James Woolf of Flow East in Prague has taken issue with the Financial Times’ editorial on Hungary’s treatment of the country’s banking sector. The truth is that Hungary has alienated many of the banks active there with what they claim are heavy-handed measures to compensate consumers who borrowed in Swiss franc to finance their homes. The government claims the banks misled their clients, but in his letter to the editor, Woolf basically says the banks should have known better.
Sir, With reference to “Beware Hungary’s cure for Swiss franc mortgage hangover” (Inside Business, January 29): it is not often that one can find agreement with the policies of Hungary. In the case of a deliberate mismatch of income and liability by allowing foreign currency loans to be (mis)sold by banks, it is clearly not a “tricky problem for regulators and banks”. No sane investor would have unhedged currency exposure of their main asset and income against their main liability. The expectation should be financial ruin. Any bank that promotes such a structure is clearly mis-selling and should expect nothing less than a reset of the exchange rate, fines and criminal liability.
There’s an interesting round-up of Austria’s banking sector a couple days back in the FT, much of it devoted to how it barely survived the losses it ran up in CEE. It sure is tough to keep straight whether central Europe is being propped up by Vienna or the other way around. Consider: Ceska sporitelna had a bad year last year and only made CZK 15bn in profits. But what caught our eye was a different, broader issue. The paper quotes a certain Josef Christl as saying Ukraine’s difficulties called the whole Central European project into doubt…
And even Austrian banks that are not directly involved in Russia and Ukraine are quite likely to be affected by the conflict, says Josef Christl, a consultant and former executive director of the Austrian central bank (OeNB).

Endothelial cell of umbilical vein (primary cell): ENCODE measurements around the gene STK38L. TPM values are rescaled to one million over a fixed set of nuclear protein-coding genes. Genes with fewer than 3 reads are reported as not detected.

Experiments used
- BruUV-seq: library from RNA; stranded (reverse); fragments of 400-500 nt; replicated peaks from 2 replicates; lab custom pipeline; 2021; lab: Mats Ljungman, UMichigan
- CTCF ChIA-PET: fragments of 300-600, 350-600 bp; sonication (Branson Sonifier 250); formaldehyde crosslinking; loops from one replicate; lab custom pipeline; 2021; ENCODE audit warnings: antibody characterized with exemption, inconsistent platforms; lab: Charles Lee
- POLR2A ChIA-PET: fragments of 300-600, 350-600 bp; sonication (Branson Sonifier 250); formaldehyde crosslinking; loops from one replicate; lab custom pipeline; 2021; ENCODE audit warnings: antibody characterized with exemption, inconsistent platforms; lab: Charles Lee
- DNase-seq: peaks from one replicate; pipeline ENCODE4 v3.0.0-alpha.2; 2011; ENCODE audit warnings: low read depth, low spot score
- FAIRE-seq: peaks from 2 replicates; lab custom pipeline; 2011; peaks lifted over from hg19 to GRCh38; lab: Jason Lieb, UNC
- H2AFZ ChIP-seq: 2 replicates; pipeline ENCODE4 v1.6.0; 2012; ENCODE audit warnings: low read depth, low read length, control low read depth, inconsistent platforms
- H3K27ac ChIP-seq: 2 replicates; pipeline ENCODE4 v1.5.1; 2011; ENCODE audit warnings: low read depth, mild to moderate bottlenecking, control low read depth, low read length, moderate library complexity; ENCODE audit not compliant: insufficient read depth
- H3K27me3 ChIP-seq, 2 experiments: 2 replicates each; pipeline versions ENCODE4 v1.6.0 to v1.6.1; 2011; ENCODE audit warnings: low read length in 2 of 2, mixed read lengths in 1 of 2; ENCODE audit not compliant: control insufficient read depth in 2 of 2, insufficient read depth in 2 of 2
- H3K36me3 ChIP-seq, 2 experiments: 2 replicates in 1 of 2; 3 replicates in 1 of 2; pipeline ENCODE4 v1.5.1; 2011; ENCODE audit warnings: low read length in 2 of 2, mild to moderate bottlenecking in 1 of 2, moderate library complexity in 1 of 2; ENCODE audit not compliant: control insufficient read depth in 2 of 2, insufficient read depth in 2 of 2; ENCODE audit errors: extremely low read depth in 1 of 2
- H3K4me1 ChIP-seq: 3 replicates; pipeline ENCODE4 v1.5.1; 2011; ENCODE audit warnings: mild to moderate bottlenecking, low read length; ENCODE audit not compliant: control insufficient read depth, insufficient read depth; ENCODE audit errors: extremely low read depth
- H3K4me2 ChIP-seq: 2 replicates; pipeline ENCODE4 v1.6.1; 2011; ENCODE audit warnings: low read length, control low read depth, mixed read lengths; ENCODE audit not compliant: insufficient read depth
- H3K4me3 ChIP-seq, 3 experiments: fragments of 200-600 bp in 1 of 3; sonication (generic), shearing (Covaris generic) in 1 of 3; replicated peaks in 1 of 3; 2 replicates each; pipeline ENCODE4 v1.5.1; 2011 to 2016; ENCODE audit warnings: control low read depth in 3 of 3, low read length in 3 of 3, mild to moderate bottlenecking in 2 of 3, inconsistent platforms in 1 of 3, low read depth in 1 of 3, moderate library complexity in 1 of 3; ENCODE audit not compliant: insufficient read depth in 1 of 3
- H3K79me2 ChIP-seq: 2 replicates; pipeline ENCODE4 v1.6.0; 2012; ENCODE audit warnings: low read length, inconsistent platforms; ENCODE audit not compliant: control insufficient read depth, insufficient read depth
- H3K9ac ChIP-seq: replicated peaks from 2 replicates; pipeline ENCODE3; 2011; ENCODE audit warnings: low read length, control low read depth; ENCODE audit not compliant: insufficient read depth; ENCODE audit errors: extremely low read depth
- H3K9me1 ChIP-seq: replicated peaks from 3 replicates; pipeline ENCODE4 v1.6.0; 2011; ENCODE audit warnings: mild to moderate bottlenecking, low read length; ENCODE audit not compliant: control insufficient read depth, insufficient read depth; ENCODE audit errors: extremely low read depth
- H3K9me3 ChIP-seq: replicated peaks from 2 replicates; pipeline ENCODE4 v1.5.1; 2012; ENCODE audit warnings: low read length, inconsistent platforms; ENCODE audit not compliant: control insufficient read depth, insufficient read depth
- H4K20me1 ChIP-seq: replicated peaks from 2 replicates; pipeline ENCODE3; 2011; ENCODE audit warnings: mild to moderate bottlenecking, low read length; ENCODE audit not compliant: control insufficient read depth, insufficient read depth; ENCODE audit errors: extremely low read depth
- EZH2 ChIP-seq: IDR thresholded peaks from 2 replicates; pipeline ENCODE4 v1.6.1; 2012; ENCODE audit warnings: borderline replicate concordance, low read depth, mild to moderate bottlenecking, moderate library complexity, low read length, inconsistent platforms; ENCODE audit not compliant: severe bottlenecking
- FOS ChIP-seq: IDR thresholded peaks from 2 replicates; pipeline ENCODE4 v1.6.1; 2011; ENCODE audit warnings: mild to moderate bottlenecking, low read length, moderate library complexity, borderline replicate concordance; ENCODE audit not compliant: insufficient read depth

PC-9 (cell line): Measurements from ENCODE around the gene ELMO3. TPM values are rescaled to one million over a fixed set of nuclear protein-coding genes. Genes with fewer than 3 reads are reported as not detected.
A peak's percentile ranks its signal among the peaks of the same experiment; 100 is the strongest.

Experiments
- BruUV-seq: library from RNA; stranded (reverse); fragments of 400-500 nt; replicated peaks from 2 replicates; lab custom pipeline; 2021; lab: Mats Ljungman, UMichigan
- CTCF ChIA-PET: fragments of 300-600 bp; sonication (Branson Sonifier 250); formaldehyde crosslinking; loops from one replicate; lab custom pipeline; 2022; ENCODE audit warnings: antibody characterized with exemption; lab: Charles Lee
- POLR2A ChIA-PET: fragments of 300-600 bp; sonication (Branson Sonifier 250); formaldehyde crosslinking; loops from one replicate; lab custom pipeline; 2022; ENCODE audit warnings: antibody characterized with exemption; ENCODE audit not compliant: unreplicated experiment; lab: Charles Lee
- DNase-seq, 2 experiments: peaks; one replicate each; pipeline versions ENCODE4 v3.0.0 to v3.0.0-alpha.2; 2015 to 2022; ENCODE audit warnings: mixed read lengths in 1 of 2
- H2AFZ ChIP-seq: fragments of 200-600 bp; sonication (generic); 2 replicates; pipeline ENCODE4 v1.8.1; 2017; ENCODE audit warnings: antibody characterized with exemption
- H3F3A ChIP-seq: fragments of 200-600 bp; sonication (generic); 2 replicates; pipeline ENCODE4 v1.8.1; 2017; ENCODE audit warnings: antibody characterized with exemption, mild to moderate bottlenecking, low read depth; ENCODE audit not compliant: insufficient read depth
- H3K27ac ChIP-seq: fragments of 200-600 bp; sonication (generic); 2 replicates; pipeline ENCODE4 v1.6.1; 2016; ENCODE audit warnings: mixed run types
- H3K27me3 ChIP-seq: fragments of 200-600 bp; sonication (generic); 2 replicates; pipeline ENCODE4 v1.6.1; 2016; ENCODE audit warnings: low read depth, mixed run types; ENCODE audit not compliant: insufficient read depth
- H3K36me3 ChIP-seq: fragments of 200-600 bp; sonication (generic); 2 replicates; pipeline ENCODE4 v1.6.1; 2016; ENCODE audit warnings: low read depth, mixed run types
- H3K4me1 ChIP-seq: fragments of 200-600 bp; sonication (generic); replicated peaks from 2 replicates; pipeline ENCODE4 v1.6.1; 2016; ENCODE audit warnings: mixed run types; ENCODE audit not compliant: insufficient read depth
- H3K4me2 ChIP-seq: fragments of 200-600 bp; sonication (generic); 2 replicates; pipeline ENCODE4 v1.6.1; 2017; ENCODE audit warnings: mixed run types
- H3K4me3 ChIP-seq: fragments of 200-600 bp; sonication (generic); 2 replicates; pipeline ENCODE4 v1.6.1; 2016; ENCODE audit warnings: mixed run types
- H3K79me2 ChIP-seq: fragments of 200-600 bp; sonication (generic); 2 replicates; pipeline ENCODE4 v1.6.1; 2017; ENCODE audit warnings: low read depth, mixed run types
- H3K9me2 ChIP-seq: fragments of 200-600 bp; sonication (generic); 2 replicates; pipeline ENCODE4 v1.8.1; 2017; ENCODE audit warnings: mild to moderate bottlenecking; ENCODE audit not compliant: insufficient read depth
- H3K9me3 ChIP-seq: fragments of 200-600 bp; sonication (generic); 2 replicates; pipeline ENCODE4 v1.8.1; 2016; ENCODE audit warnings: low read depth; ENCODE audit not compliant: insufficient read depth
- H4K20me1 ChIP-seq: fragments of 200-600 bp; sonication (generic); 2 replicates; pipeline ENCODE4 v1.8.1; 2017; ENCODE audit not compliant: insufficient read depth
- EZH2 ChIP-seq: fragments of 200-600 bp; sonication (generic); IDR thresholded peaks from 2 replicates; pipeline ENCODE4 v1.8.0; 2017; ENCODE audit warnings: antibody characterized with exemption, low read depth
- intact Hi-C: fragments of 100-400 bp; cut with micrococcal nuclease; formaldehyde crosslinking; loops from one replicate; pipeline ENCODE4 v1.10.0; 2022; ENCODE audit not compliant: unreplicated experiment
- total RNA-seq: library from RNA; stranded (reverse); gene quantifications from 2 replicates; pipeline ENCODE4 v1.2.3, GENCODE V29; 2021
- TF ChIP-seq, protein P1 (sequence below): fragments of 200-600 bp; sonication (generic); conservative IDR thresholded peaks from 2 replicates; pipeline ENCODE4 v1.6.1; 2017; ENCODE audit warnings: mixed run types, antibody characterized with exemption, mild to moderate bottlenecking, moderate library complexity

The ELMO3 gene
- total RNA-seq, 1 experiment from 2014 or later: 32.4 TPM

“One of the problems with the situation in Ukraine and Russia is that it calls into question the whole central and eastern European story, which is so important for the Austrian financial sector,” he says.
Europe as a whole may be downplaying the potential threat to its fragile recovery posed by the situation, but is it really correct to say CE’s future is in doubt?
So last week, we noted the sudden sale of some land in Prague 3 by Plaza Centers. For everyone who was wondering what the sudden rush was comes the news that S&P has downgraded the company as of today from to ilB from ilBB+. And it turns out it’s all about the speed of sales.
•Since the last rating activity in March 2013, the Company agreed on several
transactions but we estimate that the realization pace is insufficient to catch up with
significant gap between the sources available today for repayment and the expected
repayments in the coming 12 months.
• In our estimate, without a significant acceleration of the realization pace it appears that
the Company will find it difficult to repay its debts already in the coming 12 months.
PC’s got to raise €31m by the end of the year, and €63m by June 2014. S&P isn’t ready to bet the bank any more on that happening. And it suggests you don’t either.
They don’t beat around the bush in the U.S. If they want a company, they’re pretty open about it and they let money speak.